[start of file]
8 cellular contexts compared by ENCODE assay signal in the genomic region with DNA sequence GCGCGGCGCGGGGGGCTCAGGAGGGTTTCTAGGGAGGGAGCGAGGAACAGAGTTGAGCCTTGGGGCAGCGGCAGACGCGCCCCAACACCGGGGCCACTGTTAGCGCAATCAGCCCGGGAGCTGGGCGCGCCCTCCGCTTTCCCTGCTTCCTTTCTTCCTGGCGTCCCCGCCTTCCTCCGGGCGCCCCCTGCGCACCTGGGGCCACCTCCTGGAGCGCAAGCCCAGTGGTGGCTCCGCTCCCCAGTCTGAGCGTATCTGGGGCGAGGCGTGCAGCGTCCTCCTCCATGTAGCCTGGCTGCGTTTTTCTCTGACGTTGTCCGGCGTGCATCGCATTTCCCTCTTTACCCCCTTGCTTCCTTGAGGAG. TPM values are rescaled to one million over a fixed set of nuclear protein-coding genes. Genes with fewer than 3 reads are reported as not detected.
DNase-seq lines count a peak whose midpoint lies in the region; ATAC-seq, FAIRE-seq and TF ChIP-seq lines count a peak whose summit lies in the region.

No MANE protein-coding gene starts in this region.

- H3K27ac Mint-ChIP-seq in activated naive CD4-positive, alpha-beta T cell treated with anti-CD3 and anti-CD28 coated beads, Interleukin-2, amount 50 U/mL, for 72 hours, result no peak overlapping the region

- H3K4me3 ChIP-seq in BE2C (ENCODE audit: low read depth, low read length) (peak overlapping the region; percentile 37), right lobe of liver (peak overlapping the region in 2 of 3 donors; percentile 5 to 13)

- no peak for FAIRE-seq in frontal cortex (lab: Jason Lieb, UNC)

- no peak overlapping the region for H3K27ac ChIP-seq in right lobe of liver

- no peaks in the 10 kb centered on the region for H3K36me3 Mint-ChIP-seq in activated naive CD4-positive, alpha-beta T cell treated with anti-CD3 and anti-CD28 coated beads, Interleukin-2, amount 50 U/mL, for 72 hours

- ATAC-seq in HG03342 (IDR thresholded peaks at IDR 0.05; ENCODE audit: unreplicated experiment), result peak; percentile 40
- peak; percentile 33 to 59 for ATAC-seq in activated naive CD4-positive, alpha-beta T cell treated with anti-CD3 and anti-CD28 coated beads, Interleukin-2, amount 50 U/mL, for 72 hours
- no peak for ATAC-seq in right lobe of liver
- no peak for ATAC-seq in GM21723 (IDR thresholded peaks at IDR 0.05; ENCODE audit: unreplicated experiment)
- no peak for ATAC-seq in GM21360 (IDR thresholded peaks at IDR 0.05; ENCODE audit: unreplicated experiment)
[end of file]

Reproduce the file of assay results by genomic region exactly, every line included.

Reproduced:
8 cellular contexts compared by ENCODE assay signal in the genomic region with DNA sequence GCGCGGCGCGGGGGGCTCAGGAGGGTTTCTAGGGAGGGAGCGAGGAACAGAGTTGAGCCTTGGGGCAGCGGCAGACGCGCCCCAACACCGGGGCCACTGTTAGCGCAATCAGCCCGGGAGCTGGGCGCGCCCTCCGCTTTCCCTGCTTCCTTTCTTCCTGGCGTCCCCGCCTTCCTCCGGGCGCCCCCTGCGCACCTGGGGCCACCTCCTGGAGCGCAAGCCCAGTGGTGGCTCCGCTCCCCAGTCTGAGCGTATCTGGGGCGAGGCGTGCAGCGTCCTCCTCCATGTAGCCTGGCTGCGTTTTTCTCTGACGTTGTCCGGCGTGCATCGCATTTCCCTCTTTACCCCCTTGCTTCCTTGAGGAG. TPM values are rescaled to one million over a fixed set of nuclear protein-coding genes. Genes with fewer than 3 reads are reported as not detected.
DNase-seq lines count a peak whose midpoint lies in the region; ATAC-seq, FAIRE-seq and TF ChIP-seq lines count a peak whose summit lies in the region.

No MANE protein-coding gene starts in this region.

- H3K27ac Mint-ChIP-seq in activated naive CD4-positive, alpha-beta T cell treated with anti-CD3 and anti-CD28 coated beads, Interleukin-2, amount 50 U/mL, for 72 hours, result no peak overlapping the region

- H3K4me3 ChIP-seq in BE2C (ENCODE audit: low read depth, low read length) (peak overlapping the region; percentile 37), right lobe of liver (peak overlapping the region in 2 of 3 donors; percentile 5 to 13)

- no peak for FAIRE-seq in frontal cortex (lab: Jason Lieb, UNC)

- no peak overlapping the region for H3K27ac ChIP-seq in right lobe of liver

- no peaks in the 10 kb centered on the region for H3K36me3 Mint-ChIP-seq in activated naive CD4-positive, alpha-beta T cell treated with anti-CD3 and anti-CD28 coated beads, Interleukin-2, amount 50 U/mL, for 72 hours

- ATAC-seq in HG03342 (IDR thresholded peaks at IDR 0.05; ENCODE audit: unreplicated experiment), result peak; percentile 40
- peak; percentile 33 to 59 for ATAC-seq in activated naive CD4-positive, alpha-beta T cell treated with anti-CD3 and anti-CD28 coated beads, Interleukin-2, amount 50 U/mL, for 72 hours
- no peak for ATAC-seq in right lobe of liver
- no peak for ATAC-seq in GM21723 (IDR thresholded peaks at IDR 0.05; ENCODE audit: unreplicated experiment)
- no peak for ATAC-seq in GM21360 (IDR thresholded peaks at IDR 0.05; ENCODE audit: unreplicated experiment)